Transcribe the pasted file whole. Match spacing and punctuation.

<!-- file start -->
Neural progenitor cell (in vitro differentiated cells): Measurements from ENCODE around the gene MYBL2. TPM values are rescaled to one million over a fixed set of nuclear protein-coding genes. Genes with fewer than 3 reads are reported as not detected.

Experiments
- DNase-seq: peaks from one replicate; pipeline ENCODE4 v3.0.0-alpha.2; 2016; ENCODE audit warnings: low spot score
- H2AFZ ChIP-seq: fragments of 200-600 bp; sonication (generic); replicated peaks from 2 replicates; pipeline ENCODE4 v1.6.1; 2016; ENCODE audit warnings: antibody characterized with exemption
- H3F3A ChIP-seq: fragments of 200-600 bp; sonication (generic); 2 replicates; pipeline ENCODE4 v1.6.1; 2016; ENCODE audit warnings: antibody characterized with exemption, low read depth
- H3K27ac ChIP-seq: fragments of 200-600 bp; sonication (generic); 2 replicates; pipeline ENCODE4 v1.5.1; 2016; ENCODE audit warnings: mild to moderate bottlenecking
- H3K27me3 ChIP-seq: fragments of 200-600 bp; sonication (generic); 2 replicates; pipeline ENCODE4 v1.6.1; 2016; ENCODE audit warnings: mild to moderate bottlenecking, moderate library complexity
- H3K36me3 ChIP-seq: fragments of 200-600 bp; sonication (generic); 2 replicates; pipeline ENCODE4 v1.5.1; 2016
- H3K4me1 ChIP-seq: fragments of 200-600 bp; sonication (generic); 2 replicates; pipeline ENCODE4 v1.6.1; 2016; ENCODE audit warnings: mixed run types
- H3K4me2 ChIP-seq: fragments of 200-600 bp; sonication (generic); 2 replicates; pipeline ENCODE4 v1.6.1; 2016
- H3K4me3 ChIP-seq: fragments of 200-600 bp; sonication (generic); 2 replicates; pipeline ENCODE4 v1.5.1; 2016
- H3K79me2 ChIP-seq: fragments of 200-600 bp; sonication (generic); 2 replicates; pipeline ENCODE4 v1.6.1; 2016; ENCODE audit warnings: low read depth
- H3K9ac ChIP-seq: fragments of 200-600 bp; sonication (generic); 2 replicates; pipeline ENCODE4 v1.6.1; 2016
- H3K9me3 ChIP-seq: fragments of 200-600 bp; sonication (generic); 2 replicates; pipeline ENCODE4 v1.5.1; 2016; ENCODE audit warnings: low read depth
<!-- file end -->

Neural progenitor cell (in vitro differentiated cells): Measurements from ENCODE around the gene MYBL2. TPM values are rescaled to one million over a fixed set of nuclear protein-coding genes. Genes with fewer than 3 reads are reported as not detected.

Experiments
- DNase-seq: peaks from one replicate; pipeline ENCODE4 v3.0.0-alpha.2; 2016; ENCODE audit warnings: low spot score
- H2AFZ ChIP-seq: fragments of 200-600 bp; sonication (generic); replicated peaks from 2 replicates; pipeline ENCODE4 v1.6.1; 2016; ENCODE audit warnings: antibody characterized with exemption
- H3F3A ChIP-seq: fragments of 200-600 bp; sonication (generic); 2 replicates; pipeline ENCODE4 v1.6.1; 2016; ENCODE audit warnings: antibody characterized with exemption, low read depth
- H3K27ac ChIP-seq: fragments of 200-600 bp; sonication (generic); 2 replicates; pipeline ENCODE4 v1.5.1; 2016; ENCODE audit warnings: mild to moderate bottlenecking
- H3K27me3 ChIP-seq: fragments of 200-600 bp; sonication (generic); 2 replicates; pipeline ENCODE4 v1.6.1; 2016; ENCODE audit warnings: mild to moderate bottlenecking, moderate library complexity
- H3K36me3 ChIP-seq: fragments of 200-600 bp; sonication (generic); 2 replicates; pipeline ENCODE4 v1.5.1; 2016
- H3K4me1 ChIP-seq: fragments of 200-600 bp; sonication (generic); 2 replicates; pipeline ENCODE4 v1.6.1; 2016; ENCODE audit warnings: mixed run types
- H3K4me2 ChIP-seq: fragments of 200-600 bp; sonication (generic); 2 replicates; pipeline ENCODE4 v1.6.1; 2016
- H3K4me3 ChIP-seq: fragments of 200-600 bp; sonication (generic); 2 replicates; pipeline ENCODE4 v1.5.1; 2016
- H3K79me2 ChIP-seq: fragments of 200-600 bp; sonication (generic); 2 replicates; pipeline ENCODE4 v1.6.1; 2016; ENCODE audit warnings: low read depth
- H3K9ac ChIP-seq: fragments of 200-600 bp; sonication (generic); 2 replicates; pipeline ENCODE4 v1.6.1; 2016
- H3K9me3 ChIP-seq: fragments of 200-600 bp; sonication (generic); 2 replicates; pipeline ENCODE4 v1.5.1; 2016; ENCODE audit warnings: low read depth